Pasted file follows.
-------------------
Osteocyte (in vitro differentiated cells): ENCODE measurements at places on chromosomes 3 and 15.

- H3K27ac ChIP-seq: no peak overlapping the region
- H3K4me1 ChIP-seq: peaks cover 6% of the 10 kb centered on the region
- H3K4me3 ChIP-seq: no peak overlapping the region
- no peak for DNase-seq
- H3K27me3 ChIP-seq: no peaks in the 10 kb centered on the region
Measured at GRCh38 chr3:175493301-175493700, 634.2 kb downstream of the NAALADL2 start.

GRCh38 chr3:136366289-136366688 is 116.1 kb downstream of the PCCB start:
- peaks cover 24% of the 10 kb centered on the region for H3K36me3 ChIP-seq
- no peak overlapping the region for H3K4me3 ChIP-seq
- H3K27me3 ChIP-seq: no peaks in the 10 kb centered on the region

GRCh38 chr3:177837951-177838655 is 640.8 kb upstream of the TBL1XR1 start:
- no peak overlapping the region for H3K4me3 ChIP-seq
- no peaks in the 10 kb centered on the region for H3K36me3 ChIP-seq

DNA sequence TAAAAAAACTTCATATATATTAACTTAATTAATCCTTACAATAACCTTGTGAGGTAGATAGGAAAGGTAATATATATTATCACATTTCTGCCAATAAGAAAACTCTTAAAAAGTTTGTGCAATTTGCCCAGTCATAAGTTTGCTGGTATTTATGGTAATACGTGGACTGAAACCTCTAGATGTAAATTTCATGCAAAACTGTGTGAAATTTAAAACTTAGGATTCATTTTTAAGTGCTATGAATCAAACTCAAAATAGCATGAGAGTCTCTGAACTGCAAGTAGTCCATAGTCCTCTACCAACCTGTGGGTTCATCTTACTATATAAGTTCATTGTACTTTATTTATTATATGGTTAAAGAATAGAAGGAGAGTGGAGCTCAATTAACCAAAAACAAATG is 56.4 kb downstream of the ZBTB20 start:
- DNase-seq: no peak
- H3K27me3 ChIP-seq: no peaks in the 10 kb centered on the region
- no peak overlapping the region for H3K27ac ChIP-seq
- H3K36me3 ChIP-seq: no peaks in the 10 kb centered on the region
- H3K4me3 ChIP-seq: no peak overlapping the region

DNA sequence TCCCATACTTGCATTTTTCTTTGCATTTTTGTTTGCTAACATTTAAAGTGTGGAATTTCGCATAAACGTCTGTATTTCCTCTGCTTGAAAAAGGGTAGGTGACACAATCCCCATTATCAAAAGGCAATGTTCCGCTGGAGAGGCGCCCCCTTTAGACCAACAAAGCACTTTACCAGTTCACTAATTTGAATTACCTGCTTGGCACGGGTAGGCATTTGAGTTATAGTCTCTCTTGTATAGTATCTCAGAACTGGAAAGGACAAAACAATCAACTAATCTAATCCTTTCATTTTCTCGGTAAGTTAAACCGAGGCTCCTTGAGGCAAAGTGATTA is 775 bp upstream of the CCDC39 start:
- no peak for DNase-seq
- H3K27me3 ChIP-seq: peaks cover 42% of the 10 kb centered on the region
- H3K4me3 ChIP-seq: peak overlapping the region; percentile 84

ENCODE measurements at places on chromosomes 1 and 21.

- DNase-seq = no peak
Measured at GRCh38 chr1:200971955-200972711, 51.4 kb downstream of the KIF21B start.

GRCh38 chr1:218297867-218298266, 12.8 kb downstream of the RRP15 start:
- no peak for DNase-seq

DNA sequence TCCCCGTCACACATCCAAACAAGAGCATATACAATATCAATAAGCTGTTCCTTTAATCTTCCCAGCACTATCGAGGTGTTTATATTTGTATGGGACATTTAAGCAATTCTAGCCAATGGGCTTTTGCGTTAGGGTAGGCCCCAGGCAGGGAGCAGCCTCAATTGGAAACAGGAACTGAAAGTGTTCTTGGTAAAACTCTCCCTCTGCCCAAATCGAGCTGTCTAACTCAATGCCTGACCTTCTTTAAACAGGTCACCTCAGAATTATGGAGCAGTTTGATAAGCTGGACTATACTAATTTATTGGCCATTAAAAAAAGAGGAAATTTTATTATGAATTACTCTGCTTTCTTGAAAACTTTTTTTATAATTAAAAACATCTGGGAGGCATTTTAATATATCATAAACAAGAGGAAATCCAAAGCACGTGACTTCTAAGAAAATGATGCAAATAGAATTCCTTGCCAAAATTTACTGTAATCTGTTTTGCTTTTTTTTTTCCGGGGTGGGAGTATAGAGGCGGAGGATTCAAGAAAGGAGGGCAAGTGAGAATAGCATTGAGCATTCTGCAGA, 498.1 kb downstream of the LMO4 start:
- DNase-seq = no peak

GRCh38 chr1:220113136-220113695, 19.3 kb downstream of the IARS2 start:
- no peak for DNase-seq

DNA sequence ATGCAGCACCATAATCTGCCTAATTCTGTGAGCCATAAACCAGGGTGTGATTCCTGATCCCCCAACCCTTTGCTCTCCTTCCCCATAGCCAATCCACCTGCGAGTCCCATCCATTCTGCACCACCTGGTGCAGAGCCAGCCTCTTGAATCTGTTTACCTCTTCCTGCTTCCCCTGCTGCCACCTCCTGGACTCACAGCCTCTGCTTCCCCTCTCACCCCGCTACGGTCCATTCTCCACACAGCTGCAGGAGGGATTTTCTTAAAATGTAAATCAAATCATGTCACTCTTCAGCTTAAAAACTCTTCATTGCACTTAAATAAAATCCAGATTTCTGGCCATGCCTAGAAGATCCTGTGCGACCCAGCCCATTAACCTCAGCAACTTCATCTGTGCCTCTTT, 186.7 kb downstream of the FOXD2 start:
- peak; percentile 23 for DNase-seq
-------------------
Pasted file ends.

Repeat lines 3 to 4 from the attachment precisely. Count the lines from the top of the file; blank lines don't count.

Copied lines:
- H3K4me1 ChIP-seq: peaks cover 6% of the 10 kb centered on the region
- H3K4me3 ChIP-seq: no peak overlapping the region